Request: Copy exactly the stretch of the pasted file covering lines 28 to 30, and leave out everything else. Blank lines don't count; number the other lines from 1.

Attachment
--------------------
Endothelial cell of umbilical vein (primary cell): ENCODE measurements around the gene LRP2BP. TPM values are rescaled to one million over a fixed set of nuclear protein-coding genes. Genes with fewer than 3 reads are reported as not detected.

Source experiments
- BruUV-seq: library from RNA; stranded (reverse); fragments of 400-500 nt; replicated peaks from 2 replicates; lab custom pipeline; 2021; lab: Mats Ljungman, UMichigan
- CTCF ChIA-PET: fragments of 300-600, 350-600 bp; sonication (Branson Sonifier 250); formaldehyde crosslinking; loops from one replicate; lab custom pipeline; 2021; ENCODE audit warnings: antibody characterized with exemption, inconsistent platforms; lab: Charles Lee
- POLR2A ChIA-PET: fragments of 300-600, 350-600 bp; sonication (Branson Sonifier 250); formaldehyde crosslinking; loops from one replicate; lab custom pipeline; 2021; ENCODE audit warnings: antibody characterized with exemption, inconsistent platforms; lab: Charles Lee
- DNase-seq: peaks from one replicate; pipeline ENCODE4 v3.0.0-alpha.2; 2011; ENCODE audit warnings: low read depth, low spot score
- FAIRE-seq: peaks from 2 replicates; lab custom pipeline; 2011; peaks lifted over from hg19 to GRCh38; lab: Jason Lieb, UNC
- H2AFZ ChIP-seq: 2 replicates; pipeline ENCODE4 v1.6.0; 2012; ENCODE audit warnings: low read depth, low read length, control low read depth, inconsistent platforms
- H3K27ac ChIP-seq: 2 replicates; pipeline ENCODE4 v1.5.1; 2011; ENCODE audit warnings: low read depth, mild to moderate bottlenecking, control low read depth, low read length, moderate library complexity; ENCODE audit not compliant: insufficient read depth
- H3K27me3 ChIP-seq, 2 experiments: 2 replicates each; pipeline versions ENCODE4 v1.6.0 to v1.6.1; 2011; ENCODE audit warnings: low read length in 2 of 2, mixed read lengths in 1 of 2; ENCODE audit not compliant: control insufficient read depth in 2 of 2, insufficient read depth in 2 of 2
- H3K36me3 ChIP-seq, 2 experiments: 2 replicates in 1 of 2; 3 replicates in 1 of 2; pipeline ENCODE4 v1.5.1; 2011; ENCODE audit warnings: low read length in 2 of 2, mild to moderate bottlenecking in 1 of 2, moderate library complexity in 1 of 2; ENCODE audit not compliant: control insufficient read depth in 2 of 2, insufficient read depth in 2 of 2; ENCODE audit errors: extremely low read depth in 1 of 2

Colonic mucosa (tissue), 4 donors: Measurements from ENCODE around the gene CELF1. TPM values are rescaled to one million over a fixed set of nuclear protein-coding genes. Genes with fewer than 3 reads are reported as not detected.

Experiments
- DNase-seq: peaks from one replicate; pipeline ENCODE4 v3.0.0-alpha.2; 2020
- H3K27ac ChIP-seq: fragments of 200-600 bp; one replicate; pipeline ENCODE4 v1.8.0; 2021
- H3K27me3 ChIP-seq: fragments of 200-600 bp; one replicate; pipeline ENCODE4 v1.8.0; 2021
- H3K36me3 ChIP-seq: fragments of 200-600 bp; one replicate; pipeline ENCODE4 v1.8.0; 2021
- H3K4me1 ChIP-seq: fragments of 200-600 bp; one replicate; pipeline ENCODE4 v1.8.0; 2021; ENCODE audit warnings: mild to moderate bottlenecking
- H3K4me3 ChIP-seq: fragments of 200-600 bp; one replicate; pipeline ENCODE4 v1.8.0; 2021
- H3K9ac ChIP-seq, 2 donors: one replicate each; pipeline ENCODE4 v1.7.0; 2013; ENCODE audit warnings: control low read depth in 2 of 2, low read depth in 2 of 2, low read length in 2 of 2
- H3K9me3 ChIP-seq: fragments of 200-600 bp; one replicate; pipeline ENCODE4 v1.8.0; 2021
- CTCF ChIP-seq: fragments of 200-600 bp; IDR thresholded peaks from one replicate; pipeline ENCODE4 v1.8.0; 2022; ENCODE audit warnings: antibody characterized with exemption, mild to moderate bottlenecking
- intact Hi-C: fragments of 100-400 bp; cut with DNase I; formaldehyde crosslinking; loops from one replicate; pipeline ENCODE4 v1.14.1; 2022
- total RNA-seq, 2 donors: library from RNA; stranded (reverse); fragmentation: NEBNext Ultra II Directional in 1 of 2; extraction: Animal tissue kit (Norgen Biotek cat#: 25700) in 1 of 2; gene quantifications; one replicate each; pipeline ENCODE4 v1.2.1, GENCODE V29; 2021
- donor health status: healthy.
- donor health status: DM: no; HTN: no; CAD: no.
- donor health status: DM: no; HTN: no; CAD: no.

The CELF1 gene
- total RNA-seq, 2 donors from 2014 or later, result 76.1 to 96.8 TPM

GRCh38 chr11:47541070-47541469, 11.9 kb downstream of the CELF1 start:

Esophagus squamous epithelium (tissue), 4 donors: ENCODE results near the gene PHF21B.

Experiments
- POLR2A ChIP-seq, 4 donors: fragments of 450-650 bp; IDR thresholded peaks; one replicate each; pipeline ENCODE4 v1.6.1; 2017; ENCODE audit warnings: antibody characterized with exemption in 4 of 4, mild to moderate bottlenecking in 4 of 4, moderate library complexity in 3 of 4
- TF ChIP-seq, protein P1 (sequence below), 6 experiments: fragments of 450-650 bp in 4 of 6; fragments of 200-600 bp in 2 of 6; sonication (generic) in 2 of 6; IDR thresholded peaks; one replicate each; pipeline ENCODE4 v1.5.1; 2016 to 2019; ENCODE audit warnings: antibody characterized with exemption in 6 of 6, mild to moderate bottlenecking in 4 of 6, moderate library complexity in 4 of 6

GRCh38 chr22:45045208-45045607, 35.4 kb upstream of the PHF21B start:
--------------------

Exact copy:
The CELF1 gene
- total RNA-seq, 2 donors from 2014 or later, result 76.1 to 96.8 TPM

GRCh38 chr11:47541070-47541469, 11.9 kb downstream of the CELF1 start: